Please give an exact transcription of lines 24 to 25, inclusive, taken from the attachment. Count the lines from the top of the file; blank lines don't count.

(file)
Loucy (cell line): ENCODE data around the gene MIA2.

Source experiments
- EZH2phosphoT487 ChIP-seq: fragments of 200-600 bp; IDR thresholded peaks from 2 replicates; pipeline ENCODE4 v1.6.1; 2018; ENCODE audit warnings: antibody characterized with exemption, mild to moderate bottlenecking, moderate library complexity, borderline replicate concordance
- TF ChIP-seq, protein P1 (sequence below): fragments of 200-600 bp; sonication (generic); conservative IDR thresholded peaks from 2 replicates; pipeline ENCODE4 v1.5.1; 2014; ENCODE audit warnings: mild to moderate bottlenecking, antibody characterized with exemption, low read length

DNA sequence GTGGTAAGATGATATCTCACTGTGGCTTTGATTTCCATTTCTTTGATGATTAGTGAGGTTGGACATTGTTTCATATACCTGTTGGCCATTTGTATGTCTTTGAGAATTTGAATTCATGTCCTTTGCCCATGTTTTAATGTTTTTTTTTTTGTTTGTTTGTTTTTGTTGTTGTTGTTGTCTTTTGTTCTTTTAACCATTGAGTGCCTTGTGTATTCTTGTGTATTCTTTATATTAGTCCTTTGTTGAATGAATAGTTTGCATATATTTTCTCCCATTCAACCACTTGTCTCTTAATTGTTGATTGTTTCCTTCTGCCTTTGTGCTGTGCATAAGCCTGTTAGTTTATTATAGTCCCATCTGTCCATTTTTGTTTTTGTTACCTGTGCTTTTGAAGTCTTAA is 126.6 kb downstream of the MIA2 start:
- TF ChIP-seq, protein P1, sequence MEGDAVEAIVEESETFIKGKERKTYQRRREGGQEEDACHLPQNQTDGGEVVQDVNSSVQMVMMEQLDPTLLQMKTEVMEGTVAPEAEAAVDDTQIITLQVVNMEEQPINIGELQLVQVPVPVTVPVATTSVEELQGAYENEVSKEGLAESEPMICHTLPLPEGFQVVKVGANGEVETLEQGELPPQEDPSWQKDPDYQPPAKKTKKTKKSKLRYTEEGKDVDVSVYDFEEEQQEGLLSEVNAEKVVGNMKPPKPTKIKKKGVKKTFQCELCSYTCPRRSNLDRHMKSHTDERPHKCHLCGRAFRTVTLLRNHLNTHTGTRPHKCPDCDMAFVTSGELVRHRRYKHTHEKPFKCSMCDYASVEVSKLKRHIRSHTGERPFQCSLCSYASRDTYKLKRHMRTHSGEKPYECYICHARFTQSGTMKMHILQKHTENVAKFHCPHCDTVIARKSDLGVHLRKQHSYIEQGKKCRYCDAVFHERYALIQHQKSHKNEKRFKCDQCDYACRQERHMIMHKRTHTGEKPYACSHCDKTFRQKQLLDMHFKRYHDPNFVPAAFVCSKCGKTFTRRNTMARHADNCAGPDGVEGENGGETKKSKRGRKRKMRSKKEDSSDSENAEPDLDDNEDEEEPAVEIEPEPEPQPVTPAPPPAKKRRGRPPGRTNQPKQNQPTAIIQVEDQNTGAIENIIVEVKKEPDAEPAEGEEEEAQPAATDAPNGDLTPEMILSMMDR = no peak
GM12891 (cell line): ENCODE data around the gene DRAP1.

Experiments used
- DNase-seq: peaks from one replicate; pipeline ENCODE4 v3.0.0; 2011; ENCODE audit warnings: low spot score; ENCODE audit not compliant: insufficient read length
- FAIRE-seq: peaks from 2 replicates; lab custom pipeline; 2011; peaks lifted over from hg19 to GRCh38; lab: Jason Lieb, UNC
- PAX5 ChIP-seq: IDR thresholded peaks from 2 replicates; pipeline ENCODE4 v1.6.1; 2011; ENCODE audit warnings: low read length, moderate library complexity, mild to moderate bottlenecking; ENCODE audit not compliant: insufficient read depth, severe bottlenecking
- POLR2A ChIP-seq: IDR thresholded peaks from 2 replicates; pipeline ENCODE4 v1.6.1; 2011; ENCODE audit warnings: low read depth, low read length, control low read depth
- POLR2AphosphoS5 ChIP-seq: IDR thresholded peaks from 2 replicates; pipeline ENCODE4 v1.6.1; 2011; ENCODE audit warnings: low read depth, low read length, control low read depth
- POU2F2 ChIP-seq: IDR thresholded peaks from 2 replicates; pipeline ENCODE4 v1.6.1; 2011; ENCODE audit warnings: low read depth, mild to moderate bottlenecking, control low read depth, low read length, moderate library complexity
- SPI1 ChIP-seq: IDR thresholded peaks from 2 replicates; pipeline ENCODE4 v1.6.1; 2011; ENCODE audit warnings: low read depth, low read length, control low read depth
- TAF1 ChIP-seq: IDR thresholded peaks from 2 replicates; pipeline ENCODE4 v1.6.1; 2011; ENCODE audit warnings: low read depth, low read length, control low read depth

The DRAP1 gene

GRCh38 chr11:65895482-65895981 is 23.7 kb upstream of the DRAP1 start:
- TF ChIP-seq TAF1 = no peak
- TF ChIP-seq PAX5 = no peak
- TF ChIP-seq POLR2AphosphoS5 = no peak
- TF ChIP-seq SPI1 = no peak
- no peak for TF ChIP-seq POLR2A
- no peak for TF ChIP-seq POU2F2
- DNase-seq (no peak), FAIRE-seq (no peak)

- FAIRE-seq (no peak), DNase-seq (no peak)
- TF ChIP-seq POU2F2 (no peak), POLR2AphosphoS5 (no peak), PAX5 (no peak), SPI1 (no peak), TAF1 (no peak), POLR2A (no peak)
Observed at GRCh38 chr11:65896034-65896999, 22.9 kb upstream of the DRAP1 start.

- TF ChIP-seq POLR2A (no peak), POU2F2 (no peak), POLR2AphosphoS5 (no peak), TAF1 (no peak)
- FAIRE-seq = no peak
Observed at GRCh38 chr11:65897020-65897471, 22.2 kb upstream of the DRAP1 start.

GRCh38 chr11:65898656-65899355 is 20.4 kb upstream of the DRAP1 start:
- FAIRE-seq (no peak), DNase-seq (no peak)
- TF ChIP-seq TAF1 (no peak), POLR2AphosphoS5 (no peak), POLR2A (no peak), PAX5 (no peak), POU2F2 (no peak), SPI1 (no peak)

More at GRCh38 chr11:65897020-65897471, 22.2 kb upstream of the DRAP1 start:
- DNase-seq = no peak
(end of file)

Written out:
- no peak for TF ChIP-seq POU2F2
- DNase-seq (no peak), FAIRE-seq (no peak)